I’d hinted I was interested in doing something like this elseweb, and here I am doing it: re-reading Tad Williams’ late 1980s/early 90s work of epic fantasy, the Memory, Sorrow, and Thorn trilogy. This is in part because we’re going to get a new trilogy, The Last King of Osten Ard, starting in spring 2016.
But it’s also because I have a history with this trilogy, one that leads directly to my writing fantasy today. These books turned me on to the sort of fantasy that is viscerally immersive and complex, extended outside the page with glossaries and language guides and in-world texts and gorgeous Michael Whelan cover art.
The Dragonbone Chair was first published in 1988, when I was eight years old. I didn’t read it then; I was around thirteen when I did. The final volume, To Green Angel Tower, was only out in hardcover when I started reading; I have the edition that is all one ginormous hardcover, rather than two paperbacks.
I read those first two books with the final volume hanging over my head like an exquisite promise. It was the name, you see: To Green Angel Tower. You know from page one that Green Angel Tower is the massive, vertigrised Sithi-built tower that still stands in the Hayholt, the castle where the story begins — and, as the title promises, ends.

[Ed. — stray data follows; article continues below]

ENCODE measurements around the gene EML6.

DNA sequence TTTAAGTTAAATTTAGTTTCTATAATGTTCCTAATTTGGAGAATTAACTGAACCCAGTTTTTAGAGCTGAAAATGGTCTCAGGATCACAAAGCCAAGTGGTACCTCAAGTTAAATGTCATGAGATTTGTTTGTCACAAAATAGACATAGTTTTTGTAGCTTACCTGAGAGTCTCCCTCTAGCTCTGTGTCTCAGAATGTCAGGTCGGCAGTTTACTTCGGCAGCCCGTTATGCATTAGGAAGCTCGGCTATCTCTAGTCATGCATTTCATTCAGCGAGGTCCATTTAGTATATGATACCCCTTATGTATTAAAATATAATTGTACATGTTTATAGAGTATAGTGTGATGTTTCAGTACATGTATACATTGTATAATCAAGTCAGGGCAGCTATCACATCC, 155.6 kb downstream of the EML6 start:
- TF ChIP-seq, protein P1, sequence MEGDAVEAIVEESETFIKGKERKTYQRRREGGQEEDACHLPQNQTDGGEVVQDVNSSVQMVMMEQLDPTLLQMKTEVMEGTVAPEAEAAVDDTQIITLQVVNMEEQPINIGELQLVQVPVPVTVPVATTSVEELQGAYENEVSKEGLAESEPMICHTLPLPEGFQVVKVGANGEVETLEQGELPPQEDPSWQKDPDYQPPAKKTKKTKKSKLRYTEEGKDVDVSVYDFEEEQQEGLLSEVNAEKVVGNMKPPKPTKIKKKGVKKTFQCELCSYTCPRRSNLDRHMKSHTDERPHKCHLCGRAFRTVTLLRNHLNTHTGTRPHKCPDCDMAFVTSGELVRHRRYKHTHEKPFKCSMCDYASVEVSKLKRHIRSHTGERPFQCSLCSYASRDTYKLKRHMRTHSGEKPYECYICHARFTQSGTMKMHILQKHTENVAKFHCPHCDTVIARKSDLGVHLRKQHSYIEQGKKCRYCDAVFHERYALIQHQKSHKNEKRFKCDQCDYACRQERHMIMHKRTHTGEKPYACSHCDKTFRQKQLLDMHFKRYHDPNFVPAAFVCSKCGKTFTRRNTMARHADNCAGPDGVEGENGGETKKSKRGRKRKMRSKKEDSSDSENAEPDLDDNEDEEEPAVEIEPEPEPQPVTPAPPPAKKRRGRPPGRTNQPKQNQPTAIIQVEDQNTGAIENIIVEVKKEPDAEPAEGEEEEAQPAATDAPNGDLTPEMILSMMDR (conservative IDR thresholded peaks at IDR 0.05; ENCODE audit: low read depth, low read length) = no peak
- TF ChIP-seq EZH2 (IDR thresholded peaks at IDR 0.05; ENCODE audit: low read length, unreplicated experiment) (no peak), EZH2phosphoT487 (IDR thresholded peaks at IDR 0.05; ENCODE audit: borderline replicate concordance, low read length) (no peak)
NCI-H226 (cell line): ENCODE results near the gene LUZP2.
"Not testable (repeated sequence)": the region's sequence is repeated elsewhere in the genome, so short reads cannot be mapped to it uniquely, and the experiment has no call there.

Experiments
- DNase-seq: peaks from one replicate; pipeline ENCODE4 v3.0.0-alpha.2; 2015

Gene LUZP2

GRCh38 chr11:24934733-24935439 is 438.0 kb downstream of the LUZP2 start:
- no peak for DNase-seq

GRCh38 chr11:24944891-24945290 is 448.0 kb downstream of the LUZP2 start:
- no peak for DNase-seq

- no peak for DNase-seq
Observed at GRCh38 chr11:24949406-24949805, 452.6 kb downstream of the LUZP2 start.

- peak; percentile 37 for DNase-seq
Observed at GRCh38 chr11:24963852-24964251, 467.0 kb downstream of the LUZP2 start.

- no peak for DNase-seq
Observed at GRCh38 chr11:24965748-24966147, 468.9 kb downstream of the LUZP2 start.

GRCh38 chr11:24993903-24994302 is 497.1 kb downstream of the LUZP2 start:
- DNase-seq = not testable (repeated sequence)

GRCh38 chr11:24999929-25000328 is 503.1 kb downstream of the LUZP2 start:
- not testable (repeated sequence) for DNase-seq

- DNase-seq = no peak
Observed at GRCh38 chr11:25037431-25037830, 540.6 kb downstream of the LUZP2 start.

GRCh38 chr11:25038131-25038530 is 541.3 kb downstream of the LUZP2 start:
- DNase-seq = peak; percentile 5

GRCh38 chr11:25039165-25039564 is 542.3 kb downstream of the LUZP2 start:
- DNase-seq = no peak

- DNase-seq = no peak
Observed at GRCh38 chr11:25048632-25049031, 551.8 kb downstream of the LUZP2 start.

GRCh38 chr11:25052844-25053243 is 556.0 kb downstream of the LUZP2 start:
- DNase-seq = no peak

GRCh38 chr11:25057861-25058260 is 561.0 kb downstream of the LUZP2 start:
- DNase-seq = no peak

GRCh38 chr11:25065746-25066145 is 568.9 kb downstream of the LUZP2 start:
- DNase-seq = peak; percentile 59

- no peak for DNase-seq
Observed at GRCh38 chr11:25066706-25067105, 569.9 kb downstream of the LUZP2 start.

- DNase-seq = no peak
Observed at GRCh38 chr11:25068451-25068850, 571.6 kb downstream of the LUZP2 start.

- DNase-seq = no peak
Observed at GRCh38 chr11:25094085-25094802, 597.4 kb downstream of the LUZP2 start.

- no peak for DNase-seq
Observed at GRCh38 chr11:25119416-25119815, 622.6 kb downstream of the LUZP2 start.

(There’s a crash course in literary resonance, kids).
I remember distinctly the day I started reading The Dragonbone Chair for the first time. I was sitting on my parents’ bed in the loft of the log cabin where I grew up, the fan whirring loud and metallic beside me, as I read of Simon sparring with Rachel the Dragon, the fierce Mistress of Chambermaids in the Hayholt.
Last night, on a day that was not summer nor quite fall, with the moon in eclipse, I read the same scene again. I had scarcely opened the books since that day twenty plus years ago; I had replaced my battered paperback copy of The Dragonbone Chair with an equally battered library hardcover.
I perused the ephemera, which meant more to me now. God, Williams looks so damn young in his author picture. I can’t find it on the interwebs to share with you all, but he must have been the age I am now. It’s especially striking next to his current author picture..
The glossary was not as extensive as I recalled it being — but then, it does expand in future volumes, as does Simon’s knowledge of the world. But there are those delightful Qanuc sayings I loved, i.e. “if it falls on your head, then you know it’s a rock.”
And… well. I suppose I’ll just point you to my tweets from then on:
I only got about two chapters in before sleep overwhelmed me. It was no fault of the writing, I assure you, only the fact that I was coming off a larp weekend.
Although, speaking of the writing, it has a certain naive awkwardness you probably couldn’t get away with in fantasy today (omniscient third person, a lot of “as you know, Bob”-type conversations). But oh god, the descriptive language is fabulous. He was the Pat Rothfuss of his day.
Anyway. I invite you to join me in my re-read — even if it’s your first time through! I’ll be checking in here occasionally, as the mood strikes me, but primarily my musings will be found on Twitter at the #LiseRereadsMST hashtag.